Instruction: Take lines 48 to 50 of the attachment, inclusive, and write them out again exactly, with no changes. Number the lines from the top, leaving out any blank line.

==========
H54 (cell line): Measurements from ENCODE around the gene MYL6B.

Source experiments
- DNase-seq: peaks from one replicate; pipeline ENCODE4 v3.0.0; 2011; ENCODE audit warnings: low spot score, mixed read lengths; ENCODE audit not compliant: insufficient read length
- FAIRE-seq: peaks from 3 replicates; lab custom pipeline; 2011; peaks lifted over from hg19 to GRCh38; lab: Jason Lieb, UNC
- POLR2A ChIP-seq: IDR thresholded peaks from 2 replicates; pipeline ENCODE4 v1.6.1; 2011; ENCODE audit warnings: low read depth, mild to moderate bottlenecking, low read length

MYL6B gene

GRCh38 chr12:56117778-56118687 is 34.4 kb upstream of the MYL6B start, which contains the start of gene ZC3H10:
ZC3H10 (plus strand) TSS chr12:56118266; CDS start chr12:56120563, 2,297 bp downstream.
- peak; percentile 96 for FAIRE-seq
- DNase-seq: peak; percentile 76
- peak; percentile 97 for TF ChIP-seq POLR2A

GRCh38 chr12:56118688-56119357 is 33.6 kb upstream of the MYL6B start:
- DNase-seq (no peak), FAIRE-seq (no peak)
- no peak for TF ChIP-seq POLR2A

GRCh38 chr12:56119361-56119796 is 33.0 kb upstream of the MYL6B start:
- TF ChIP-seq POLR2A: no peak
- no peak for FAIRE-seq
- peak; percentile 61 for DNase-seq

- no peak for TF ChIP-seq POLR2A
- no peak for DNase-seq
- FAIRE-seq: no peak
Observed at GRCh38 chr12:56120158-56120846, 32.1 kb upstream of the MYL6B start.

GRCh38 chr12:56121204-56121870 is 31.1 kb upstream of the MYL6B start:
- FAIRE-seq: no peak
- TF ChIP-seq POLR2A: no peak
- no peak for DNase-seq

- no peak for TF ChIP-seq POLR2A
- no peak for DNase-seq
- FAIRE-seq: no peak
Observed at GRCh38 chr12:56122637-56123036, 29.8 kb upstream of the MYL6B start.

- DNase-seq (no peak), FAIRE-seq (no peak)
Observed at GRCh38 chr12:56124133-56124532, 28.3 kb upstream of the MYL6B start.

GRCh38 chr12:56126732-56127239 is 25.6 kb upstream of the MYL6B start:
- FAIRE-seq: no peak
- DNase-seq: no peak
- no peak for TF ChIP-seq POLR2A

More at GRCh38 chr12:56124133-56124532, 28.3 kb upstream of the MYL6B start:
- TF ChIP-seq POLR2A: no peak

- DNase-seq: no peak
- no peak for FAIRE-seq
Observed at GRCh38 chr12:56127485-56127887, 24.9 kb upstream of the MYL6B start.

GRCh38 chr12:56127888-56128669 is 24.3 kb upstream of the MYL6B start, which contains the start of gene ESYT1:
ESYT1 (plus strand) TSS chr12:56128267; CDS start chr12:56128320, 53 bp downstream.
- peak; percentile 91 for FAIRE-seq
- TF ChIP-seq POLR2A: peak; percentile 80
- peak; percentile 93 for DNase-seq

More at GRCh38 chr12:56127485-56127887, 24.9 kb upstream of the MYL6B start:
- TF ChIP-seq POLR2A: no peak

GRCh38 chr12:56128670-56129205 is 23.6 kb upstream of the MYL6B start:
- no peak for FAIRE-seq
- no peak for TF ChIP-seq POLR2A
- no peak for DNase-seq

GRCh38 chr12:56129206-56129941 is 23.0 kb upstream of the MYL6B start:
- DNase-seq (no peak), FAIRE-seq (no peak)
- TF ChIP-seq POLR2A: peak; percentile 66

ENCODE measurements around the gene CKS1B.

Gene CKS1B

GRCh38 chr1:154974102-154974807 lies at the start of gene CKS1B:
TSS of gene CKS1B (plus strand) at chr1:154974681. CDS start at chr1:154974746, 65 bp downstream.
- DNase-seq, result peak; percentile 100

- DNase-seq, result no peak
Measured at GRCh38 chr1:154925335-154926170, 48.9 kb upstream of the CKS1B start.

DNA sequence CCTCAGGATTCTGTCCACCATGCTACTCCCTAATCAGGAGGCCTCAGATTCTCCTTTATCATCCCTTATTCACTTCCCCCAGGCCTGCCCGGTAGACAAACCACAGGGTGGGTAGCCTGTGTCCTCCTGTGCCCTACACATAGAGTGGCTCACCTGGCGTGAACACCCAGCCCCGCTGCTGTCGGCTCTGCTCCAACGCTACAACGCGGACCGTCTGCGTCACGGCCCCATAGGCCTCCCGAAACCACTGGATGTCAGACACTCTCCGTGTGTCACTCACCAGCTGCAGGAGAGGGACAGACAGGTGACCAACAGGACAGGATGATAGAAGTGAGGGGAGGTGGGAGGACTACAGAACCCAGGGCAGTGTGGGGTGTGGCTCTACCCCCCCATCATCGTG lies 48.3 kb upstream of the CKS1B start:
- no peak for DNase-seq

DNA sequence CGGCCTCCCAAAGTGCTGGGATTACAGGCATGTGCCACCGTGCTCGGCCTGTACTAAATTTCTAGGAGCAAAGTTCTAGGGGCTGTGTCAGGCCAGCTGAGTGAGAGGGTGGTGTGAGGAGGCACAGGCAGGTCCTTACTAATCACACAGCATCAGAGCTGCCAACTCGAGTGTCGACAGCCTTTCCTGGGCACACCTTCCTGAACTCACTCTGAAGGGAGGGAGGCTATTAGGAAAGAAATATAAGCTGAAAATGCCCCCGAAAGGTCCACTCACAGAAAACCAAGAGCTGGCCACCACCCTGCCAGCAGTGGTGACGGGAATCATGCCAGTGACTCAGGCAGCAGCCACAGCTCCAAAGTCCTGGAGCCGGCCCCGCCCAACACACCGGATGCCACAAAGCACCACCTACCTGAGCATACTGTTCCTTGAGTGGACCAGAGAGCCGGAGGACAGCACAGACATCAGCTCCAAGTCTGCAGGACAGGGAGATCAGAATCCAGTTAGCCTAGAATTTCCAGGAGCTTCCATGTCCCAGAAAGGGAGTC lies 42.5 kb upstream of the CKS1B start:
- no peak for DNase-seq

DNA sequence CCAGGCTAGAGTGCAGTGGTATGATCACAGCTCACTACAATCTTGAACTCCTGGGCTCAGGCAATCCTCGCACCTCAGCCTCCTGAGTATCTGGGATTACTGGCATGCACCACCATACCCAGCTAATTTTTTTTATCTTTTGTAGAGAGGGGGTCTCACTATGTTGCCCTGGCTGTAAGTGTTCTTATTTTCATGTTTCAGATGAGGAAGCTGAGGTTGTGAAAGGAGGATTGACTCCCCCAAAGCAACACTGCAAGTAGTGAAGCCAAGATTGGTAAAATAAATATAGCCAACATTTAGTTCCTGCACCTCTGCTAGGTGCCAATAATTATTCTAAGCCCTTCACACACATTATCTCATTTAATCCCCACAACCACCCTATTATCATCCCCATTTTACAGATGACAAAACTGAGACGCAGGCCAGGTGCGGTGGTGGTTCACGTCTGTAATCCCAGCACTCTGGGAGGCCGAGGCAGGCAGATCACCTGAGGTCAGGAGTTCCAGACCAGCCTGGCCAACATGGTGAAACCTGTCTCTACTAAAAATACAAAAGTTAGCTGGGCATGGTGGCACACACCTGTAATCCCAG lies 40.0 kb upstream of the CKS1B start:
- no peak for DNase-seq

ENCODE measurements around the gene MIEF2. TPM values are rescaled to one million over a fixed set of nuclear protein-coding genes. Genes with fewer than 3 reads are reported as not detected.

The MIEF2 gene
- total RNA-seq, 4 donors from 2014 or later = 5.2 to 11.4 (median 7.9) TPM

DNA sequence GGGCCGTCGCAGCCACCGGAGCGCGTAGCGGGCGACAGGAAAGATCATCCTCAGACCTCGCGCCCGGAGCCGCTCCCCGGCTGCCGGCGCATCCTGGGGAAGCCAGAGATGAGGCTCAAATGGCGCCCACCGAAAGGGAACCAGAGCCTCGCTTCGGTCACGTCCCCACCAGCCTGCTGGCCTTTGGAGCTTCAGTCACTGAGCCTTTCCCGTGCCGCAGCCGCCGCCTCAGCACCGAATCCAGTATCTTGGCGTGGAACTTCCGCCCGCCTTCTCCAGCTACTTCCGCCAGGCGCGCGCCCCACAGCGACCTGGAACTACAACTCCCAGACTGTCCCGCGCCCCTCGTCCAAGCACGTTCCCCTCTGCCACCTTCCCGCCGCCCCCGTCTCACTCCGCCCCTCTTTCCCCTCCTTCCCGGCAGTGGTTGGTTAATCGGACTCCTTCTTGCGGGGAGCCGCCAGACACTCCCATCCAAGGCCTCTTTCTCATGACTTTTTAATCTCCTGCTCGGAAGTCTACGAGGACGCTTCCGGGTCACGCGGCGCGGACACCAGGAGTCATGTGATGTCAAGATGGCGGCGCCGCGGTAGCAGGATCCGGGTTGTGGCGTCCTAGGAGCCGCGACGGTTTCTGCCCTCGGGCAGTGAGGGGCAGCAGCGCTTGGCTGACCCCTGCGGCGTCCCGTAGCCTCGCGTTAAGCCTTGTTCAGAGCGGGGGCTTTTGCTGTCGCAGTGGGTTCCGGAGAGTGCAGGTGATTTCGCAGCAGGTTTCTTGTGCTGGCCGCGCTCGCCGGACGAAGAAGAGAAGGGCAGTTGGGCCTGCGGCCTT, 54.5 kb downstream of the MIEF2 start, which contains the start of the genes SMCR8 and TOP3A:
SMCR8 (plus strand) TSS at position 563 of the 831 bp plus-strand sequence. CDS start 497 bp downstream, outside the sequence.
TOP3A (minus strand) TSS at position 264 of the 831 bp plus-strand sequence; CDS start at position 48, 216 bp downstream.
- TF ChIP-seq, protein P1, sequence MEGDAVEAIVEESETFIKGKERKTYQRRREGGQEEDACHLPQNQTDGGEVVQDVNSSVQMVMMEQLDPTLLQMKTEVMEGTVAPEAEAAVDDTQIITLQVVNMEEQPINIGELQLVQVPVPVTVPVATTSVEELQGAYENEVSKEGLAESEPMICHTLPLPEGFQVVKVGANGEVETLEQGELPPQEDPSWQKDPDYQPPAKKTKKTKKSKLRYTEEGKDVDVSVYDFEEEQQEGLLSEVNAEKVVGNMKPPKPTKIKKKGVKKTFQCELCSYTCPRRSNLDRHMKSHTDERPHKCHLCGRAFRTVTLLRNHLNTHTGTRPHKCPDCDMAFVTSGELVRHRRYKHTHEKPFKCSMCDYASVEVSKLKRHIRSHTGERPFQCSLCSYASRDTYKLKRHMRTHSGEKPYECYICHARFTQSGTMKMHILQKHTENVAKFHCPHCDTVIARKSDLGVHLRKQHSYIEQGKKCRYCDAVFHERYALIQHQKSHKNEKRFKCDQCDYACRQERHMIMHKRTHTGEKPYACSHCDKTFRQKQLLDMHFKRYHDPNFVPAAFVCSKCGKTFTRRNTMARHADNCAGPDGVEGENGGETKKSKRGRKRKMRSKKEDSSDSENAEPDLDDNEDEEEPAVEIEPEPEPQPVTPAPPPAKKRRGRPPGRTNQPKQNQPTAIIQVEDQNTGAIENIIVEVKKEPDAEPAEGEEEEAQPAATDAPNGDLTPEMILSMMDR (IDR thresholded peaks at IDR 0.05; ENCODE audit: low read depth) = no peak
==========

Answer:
- TF ChIP-seq POLR2A: no peak

GRCh38 chr12:56128670-56129205 is 23.6 kb upstream of the MYL6B start:
- no peak for FAIRE-seq